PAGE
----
Removable Storage Options

June 14, 2011, By Christian Cawley

As we have seen recently, you simply cannot trust an optical disc device to house any data over a long period. Thanks to manufacturing anomalies and fungus, CDs and DVDs (and probably Blu-ray – it is too early to tell just yet) are all susceptible to damage and data loss over time, as demonstrated by the poor state of CDs purchased over 20 years ago.

While this damage might save a few embarrassed faces when a music collection is viewed by a friend for the first time, unless a backup is maintained then the data will be lost forever.

There are various media storage formats available that you can choose from, with the option to backup to multiple optical discs certainly among your choices in order to achieve some data resilience.

In addition, you might utilize a tape drive, external or removable hard disk drives or USB flash devices to make sure you have data packed up to portable devices.

Removable storage options for modern computers

Optical Removable Storage Options

As described above, there are various removable storage options that you can select, from standard recordable CD-ROM discs, DVD-ROMs and more recently recordable Blu-ray. While data loss through manufacturing issues and the threat of fungus remains a possibility, utilizing multiple discs and a regular backup routine to new media should circumvent this problem.

There are also various sizes and formats that you can backup to – CDs come in standard 5 inch and the smaller, credit card-sized variety, although notice that storage is limited for these – and DVDs have similar options. The larger capacity of DVDs, meanwhile, is further dwarfed by that of Blu-ray, so if you’re planning on backing up a massive music collection, movie collection or even ISO backups of games, there are plenty of options available among the range of removable optical discs.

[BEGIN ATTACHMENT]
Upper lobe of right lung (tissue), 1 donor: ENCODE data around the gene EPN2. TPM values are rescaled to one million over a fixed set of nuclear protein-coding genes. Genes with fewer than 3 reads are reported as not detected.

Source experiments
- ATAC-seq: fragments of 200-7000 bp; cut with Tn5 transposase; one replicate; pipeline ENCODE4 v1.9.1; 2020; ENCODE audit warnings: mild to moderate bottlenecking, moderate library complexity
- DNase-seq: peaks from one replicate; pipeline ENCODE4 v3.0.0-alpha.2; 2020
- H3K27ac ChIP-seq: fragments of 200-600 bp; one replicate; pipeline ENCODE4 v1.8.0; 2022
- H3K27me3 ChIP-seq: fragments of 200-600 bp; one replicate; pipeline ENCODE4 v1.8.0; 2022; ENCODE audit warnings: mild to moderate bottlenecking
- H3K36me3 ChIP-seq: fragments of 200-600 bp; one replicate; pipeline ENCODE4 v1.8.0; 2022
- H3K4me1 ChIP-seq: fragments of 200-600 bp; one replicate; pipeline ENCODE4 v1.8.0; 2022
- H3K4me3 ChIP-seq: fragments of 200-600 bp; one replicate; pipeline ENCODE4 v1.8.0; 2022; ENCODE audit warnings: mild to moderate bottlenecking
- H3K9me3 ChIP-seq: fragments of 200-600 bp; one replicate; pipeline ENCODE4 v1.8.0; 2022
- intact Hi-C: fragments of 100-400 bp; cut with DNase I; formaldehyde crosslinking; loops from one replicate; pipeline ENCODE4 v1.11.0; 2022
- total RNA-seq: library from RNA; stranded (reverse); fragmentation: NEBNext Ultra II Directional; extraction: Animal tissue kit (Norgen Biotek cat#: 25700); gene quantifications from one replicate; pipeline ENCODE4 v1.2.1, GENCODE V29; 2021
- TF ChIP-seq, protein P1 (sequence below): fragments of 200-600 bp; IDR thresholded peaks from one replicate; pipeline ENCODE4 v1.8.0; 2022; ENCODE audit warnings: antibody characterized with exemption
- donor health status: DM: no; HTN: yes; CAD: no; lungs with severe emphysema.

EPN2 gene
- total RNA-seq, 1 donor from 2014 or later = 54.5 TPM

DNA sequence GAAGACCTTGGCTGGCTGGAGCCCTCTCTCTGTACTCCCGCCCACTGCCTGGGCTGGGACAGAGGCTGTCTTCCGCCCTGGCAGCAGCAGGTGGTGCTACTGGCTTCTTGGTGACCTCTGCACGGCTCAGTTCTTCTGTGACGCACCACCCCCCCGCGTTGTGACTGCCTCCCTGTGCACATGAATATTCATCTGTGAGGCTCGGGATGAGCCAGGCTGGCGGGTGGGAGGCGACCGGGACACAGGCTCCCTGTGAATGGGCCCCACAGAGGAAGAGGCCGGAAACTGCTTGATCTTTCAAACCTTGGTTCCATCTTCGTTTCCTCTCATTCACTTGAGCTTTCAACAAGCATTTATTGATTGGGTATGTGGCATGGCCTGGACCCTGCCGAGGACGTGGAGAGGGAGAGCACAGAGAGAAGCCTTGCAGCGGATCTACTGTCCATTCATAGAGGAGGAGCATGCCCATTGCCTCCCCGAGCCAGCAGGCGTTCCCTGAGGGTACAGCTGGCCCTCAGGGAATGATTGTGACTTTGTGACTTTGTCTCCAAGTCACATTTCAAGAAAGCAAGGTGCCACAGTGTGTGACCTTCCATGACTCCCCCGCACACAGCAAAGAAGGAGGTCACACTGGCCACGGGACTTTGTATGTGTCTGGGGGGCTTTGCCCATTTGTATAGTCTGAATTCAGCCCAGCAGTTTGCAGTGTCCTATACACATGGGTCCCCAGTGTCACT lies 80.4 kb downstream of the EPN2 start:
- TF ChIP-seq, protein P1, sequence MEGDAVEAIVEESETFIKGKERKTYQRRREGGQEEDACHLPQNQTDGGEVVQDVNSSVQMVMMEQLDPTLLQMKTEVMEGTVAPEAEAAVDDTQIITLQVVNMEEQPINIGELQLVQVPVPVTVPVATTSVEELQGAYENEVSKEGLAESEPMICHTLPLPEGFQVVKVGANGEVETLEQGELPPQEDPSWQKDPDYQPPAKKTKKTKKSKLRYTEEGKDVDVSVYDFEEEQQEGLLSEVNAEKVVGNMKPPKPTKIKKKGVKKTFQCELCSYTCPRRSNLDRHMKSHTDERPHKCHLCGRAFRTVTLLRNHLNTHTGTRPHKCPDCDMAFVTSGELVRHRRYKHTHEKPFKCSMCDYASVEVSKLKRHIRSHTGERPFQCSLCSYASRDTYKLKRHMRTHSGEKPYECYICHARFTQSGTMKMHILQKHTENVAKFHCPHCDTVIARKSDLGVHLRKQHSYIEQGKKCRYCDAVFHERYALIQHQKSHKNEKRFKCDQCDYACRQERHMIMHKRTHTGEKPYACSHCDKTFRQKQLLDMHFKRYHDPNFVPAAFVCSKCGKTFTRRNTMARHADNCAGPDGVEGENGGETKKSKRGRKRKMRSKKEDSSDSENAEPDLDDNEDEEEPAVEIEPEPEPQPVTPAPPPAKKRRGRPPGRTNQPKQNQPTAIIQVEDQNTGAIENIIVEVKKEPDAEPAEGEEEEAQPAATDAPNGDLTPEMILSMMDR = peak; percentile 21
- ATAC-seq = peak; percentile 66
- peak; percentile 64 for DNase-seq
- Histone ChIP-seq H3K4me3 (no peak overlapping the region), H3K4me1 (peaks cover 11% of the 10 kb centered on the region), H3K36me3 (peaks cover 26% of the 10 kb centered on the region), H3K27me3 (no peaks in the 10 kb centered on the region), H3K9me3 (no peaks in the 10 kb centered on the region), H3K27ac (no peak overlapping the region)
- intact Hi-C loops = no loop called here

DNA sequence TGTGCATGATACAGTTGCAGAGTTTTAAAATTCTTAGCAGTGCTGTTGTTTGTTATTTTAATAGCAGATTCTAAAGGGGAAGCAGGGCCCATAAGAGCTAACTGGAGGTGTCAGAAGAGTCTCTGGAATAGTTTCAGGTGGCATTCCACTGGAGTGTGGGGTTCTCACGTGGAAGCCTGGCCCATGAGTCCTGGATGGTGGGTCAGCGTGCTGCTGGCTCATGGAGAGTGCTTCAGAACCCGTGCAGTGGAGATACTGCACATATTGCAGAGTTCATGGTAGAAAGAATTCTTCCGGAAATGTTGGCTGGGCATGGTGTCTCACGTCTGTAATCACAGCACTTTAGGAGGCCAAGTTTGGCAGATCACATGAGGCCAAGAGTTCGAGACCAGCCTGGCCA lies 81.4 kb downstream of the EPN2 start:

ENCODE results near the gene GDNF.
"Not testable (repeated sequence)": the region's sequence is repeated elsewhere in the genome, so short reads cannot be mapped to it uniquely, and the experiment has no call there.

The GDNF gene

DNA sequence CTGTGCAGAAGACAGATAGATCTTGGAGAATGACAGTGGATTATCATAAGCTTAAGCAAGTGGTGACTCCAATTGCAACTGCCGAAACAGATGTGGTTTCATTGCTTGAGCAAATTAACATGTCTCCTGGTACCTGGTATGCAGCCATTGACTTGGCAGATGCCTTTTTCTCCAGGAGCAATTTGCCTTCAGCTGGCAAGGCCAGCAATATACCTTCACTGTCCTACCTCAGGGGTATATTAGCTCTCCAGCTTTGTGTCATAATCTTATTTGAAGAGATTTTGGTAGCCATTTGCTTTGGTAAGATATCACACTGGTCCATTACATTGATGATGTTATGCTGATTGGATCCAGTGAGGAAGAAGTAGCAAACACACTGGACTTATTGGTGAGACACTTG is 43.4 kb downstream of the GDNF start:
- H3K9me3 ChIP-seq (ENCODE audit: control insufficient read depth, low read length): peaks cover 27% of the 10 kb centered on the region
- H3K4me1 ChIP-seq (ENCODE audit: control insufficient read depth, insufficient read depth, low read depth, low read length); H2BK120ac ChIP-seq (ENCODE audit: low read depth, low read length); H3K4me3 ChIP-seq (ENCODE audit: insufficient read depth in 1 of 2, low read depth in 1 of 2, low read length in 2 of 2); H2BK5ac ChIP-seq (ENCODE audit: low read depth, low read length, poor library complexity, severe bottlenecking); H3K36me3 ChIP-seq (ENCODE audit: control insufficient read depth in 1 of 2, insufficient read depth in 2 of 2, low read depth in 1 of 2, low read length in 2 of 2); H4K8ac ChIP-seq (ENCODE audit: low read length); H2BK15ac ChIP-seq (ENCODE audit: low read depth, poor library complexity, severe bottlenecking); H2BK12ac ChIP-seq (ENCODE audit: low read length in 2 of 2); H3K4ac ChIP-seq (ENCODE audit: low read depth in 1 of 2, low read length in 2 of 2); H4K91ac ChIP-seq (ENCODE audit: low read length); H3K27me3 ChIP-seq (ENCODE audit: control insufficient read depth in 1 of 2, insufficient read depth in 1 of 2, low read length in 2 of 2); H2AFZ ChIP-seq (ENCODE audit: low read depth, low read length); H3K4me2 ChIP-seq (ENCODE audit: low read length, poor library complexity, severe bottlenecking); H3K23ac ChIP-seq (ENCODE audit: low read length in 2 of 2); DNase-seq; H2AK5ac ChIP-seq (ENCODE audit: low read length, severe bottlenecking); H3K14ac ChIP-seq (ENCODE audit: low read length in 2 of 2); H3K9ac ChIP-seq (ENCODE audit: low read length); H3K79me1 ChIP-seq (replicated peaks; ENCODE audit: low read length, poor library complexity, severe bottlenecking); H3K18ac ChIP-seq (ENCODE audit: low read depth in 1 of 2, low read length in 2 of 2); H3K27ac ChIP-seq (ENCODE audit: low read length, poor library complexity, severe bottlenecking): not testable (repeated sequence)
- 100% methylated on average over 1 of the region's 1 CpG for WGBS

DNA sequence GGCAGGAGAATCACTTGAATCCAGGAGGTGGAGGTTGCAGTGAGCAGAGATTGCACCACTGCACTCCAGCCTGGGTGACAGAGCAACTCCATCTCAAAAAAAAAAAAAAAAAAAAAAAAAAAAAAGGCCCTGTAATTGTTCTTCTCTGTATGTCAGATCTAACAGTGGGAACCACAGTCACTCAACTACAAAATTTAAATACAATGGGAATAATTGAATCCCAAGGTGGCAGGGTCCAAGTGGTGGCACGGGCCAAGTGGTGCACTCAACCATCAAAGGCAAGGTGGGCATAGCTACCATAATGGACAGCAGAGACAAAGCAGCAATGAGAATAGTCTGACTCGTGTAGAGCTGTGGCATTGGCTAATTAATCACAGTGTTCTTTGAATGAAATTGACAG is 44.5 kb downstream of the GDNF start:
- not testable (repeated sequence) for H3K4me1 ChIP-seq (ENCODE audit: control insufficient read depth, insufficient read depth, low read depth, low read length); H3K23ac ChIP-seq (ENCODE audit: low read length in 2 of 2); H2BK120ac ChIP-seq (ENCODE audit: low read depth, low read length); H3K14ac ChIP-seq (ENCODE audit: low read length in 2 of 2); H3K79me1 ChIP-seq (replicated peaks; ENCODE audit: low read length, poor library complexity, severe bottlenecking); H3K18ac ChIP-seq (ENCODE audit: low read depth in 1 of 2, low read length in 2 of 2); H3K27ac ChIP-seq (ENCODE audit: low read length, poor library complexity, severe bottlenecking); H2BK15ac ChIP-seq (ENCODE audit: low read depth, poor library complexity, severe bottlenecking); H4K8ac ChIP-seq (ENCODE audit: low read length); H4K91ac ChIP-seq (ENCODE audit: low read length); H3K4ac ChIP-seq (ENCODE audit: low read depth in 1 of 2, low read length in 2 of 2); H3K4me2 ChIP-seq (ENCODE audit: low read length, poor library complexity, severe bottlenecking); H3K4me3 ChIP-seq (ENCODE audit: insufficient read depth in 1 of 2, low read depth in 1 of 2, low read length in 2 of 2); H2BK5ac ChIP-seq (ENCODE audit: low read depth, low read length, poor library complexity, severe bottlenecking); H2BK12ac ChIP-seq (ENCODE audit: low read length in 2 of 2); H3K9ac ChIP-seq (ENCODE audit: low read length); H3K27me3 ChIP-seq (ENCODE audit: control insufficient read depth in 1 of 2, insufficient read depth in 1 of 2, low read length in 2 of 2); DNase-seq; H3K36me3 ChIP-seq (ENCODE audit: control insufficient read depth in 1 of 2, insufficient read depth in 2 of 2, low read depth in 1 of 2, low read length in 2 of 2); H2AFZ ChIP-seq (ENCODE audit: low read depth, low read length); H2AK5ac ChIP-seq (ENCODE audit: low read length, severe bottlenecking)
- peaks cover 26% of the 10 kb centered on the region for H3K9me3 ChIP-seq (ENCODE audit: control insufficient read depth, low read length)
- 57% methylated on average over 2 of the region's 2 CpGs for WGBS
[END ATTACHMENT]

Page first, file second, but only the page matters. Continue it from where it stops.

Removable and External Hard Disk Drives

Backups can also be stored on external hard disk drives, which typically have a USB or e-SATA cable to connect them to your computer. These are great for additional storage that you might not use too often, but remember that data will be bottlenecked through a USB 2.0 connection, so if you’re relying on faster data transfer, opt for e-SATA, Firewire or USB 3.0.

In additional to external hard disk drives, you might opt for removable devices. There are several systems available, from a caddy/plug and play system for standard 3.5 inch hard disk drives (which has the risk of wearing down the connectors) to the Iomega REV disks (pictured), a high-capacity, hard disk alternative to their previous high-density floppy ZIP disk.

REV disks come in various sizes, starting at 35 GB (and these devices can be compressed to almost treble the capacity) and are very useful for long-term storage. Remember, however, that shocks and electromagnetic charges can damage hard disks and the data stored on them.

Tape Drives

The majority of backup tasks in government departments, institutions, corporations and web hosts utilize tape drives, and these compact devices are great for storing a scheduled backup program across several weeks. Better still, backup tapes take up very little space, thereby minimizing the cost impacts of remote storage for disaster recovery.

Tape drives are becoming more and more popular in a domestic setting, too. This should come as no surprise, given the similarities with video cassette tapes and the ease with which these devices can be used by pretty much anybody.

Flash Storage Options

Finally, there is flash memory, typically found either on a card or connected to a USB device. There are various types of flash available, and it is debatable if any is suitable as a long-term storage option for backing up data.

These types of storage are non-volatile, but the quality of the materials and the manufacturing process can result in them being unsuitable for saving data long-term. While more stable versions are available (identified, for instance, on microSDHC cards by the “HC” and the numerical rating that follows) flash is useful really for swapping data between computers or mobile devices and certainly shouldn’t be used as any medium- or long-term storage option.

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